Please Understand PTSD Is a Reality for Some of Us Who Parent Medically Fragile Kids

I still remember the first time it happened. The surgeon had come in to tell us that the open-heart surgery performed on my 3-day-old son was an outstanding success. I remember looking at the surgeon calmly and saying, “Thank you very much,” and I turned on my heel and nearly sprinted down the hallway. My mom and step-mom followed close behind, calling my name, but my brain wasn’t computing their words. I grabbed the door to the lactation room at the end of the hall and locked myself inside.

Then I completely and totally lost it.

I sat on the sterile vinyl chair, hugging myself, sobbing, and I think I even drooled a little. I’d been holding in all these emotions, trying to process everything that happened in the last 30 hours and once I knew my son was “safe,” I couldn’t hold back anymore.  Little did I know, this would be the start of a near constant internal battle.

My son, Sully, was born in November 2011, seemingly healthy. Just 36 hours later, local doctors discovered a congenital heart defect (CHD) and he was airlifted to the larger, metro hospital. The third day of his life, a team of doctors and surgeons operated on his 6-pound, 8-ounce body. After a spectacular recovery from his first surgery, we handed him off to the surgeons again just six months later. That surgery was also a success.

I considered myself a pretty “together” person. I felt like I handled stress well and had healthy coping skills (scarfing a king size Reese’s is a healthy coping mechanism, right?) As time went on, I noticed myself beginning to change. When we were getting ready to leave the house for any reason, I would retch and gag, and sometimes even vomit. I would get sweaty and nervous, and I had no idea what was going on. If I wasn’t with Sully, I would think of all the horrible possibilities that could happen. I would replay these scenarios in my head until I would end up in a crying ball on the couch. What was wrong with me? Everything was fine, but I just couldn’t figure out what was going on. I was too scared to talk to anyone about it. I have a job that keeps me in the public eye, so what if they thought I was a liability? What would my family think? I knew it wasn’t normal to need a gallon of Pepto just to go and get groceries. I’d dealt with a mild form of anxiety all my life, but never like this. This was different.

Right after Sully turned two, a friend a mine sat me down for a frank discussion. Being a mental health practitioner, she’d seen this before. She told me she wanted me to talk to my doctor. I tried to blow her off, but she pushed further. Then she said it, “I think you have PTSD.”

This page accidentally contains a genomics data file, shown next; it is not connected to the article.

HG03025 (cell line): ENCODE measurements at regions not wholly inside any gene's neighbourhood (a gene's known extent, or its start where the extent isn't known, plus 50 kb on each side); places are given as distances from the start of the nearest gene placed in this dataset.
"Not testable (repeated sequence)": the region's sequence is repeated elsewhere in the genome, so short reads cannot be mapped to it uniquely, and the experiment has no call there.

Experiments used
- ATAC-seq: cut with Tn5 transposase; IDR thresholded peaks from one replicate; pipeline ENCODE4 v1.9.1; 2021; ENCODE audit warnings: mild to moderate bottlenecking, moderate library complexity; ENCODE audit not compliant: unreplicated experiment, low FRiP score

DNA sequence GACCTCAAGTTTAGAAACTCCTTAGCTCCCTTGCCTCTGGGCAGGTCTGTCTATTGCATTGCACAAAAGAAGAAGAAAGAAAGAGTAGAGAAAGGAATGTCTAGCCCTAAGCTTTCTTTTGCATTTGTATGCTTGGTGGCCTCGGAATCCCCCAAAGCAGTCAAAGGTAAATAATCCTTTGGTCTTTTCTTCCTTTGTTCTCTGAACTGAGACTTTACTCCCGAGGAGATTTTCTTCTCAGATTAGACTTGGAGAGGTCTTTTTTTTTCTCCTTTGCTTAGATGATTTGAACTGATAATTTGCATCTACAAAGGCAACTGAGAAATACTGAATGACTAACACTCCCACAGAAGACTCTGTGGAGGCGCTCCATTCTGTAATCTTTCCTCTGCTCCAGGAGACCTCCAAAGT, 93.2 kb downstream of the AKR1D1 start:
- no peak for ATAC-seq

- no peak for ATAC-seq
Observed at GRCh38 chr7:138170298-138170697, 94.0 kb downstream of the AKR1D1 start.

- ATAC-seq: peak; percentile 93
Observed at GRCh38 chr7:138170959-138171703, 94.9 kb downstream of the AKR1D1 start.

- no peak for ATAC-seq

Umm… what?

I was stunned. I wasn’t in the military and hadn’t been through a war. How could I possibly have PTSD? There had to be another explanation.

Even though I thought my friend was way off base, I decided to call my doctor. After talking to my doctor and being referred to a therapist, it was confirmed; I had post-traumatic stress disorder (PTSD). The diagnosis was hard to swallow. I blamed myself for not being able to control my emotions and thoughts. I felt out of control.

Then, I started talking to other parents who’d been through the same or similar situations. It was during these conversations that I realized I wasn’t alone. All these other parents had feelings like I did. Though none of us had been deployed to a war zone, we were on the front lines of our own: battling for our children’s lives. We’d waged war against catastrophic medical conditions that threatened to kill our children, and sadly, some of those medical conditions took the lives of some sweet warriors.

With a newly restored hope, I decided to talk more about PTSD and mental health. There is such a stigma surrounding mental health issues. The world is judgmental, that’s a fact, but we cannot stand silent in battle alone. We need to talk about it. We need to let the masses know that this is a real struggle that stems from healing wounds. Seeing your child hooked up to 20 IV racks, with chest tubes and a ventilator, is not something you can easily get over. When you face the mortality of your child, you change. It is something that rocks you to the very core of your being.

Image of baby attached to hospital machines

The biggest thing I’ve learned since my diagnosis is self-care. I can’t be the mom Sully needs unless I take care of myself. Admitting you need help can be tough for people, but it is a necessity. You can’t do this alone. Do not be ashamed. We are in this together.

I’m happy to report that Sully is almost 6 years old now. He is starting kindergarten in the fall. He’s happy, healthy and the joy of our lives. As for me, I’ve learned tips and tricks to manage my anxiety and panic. Don’t get me wrong, I’m not perfect. There are still times that leave me in a nervous mess, reaching for my inhaler. But those times are few and far between. Every day I choose to take care of myself and not let PTSD control me.

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